"I studied with [Art Students League teacher] George Bridgman for one or two full days a week for several years. Somebody told me when I went to art school that I had to start by drawing plaster casts. So I entered the antiques class and used to do Venus de Milo and everything like that. I remember we had a two-week pose on the Winged Victory on a full sheet of Ingres paper. I had that Winged Victory down to a "T." God, I had it all. It was very pale and I didn't lean on the charcoal too much. I had every crack in it, every little chip. It was really beautiful, I thought."
"Then Bridgman came along and he said: 'Very good, but you haven't got the action on the figure that you should have, the action between the ribcage and the pelvis.'"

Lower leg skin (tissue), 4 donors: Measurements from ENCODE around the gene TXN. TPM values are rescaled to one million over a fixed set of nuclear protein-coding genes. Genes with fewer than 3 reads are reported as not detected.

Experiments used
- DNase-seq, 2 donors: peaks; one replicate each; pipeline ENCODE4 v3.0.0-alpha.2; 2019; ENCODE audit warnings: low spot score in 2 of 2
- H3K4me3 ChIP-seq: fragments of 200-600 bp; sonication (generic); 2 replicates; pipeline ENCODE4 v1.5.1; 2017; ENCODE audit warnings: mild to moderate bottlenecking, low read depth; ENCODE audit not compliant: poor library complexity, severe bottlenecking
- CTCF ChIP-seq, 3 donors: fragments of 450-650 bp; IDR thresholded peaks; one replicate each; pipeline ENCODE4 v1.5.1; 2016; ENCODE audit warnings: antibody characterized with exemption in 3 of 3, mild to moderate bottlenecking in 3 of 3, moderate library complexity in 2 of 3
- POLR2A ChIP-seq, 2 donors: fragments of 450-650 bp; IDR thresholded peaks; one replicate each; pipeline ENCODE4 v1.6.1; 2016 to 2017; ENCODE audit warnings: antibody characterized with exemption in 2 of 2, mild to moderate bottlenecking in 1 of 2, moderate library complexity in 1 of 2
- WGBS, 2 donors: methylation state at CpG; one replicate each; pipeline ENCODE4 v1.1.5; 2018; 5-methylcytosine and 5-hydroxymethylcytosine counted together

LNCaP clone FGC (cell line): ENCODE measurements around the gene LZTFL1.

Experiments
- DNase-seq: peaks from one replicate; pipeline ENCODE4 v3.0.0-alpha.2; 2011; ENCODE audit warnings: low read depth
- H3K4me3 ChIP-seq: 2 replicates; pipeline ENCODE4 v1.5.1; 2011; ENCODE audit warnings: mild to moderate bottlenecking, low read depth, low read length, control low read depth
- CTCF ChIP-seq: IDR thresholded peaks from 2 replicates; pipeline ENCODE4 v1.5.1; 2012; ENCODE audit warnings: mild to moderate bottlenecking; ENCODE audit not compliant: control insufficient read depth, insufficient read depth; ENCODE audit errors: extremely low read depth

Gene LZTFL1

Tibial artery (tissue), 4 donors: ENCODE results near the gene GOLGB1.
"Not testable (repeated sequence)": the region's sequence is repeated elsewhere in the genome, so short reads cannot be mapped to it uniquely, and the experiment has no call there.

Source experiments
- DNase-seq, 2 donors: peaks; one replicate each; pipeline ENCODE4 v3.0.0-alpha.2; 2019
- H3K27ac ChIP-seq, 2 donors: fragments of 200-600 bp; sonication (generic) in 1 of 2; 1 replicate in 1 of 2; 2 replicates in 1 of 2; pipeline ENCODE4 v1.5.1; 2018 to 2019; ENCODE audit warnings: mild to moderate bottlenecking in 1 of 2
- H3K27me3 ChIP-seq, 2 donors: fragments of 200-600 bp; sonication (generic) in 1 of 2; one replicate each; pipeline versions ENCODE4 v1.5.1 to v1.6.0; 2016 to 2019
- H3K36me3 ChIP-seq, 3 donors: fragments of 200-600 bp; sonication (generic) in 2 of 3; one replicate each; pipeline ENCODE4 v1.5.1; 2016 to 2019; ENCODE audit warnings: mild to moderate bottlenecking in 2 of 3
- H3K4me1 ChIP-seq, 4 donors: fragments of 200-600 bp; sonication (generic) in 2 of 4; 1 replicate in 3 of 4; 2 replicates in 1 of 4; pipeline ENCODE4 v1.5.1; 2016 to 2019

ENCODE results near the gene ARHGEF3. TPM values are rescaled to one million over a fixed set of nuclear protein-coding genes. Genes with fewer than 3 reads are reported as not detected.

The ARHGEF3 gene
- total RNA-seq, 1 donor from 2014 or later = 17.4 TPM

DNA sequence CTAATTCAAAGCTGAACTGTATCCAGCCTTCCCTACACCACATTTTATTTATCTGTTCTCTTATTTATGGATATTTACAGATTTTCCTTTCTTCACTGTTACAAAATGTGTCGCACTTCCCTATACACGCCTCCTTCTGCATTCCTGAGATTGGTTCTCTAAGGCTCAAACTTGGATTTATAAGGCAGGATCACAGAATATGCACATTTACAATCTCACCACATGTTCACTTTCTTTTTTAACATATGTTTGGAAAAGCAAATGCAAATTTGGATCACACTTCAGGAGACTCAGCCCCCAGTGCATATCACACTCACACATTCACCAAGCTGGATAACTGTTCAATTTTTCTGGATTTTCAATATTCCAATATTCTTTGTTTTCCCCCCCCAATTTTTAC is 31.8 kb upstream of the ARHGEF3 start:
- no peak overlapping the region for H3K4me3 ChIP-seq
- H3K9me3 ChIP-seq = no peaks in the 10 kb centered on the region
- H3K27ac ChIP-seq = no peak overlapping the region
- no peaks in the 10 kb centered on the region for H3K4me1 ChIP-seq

"He took a chamois and dusted the whole thing off, and then took a big black piece of charcoal and drew all over it. Nearly broke my heart. But he was a damn good teacher."
|Riviera by Ogden Pleissner|
Excerpt from the book: Art of Ogden M. Pleissner. The book is the only major one on Pleissner and is loaded with color reproductions of his watercolors and oils. It's out of print, but quite reasonable.
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